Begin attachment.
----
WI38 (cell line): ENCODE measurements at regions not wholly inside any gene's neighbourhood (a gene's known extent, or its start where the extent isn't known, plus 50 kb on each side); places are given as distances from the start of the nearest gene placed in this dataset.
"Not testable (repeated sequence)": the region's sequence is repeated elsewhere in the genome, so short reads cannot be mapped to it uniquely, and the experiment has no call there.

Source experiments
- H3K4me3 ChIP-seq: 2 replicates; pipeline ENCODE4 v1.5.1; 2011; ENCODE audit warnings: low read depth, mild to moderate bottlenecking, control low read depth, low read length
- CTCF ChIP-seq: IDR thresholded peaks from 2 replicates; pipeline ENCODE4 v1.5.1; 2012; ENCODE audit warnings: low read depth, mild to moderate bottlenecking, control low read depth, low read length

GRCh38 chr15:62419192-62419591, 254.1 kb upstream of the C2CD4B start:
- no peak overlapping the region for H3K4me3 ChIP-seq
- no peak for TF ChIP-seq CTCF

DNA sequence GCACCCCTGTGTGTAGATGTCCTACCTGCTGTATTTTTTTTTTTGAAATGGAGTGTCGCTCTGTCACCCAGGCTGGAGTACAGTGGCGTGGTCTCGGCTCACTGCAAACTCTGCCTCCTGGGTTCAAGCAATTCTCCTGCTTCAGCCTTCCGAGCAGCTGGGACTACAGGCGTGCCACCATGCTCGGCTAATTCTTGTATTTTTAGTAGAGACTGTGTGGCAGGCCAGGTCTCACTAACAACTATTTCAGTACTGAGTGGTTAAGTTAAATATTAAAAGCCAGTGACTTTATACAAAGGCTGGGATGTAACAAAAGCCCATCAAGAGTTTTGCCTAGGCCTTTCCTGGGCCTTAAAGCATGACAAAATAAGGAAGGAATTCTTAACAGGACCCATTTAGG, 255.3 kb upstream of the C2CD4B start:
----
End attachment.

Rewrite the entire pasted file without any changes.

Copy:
WI38 (cell line): ENCODE measurements at regions not wholly inside any gene's neighbourhood (a gene's known extent, or its start where the extent isn't known, plus 50 kb on each side); places are given as distances from the start of the nearest gene placed in this dataset.
"Not testable (repeated sequence)": the region's sequence is repeated elsewhere in the genome, so short reads cannot be mapped to it uniquely, and the experiment has no call there.

Source experiments
- H3K4me3 ChIP-seq: 2 replicates; pipeline ENCODE4 v1.5.1; 2011; ENCODE audit warnings: low read depth, mild to moderate bottlenecking, control low read depth, low read length
- CTCF ChIP-seq: IDR thresholded peaks from 2 replicates; pipeline ENCODE4 v1.5.1; 2012; ENCODE audit warnings: low read depth, mild to moderate bottlenecking, control low read depth, low read length

GRCh38 chr15:62419192-62419591, 254.1 kb upstream of the C2CD4B start:
- no peak overlapping the region for H3K4me3 ChIP-seq
- no peak for TF ChIP-seq CTCF

DNA sequence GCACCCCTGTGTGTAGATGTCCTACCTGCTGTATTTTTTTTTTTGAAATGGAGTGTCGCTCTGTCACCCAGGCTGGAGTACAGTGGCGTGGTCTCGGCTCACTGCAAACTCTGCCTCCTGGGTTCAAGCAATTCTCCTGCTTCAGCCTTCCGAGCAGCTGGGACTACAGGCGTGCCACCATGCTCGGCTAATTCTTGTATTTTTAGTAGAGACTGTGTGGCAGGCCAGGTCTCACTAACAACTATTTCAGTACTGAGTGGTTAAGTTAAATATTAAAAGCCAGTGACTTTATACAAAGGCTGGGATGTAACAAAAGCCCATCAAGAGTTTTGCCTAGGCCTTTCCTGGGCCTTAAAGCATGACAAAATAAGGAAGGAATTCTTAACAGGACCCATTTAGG, 255.3 kb upstream of the C2CD4B start: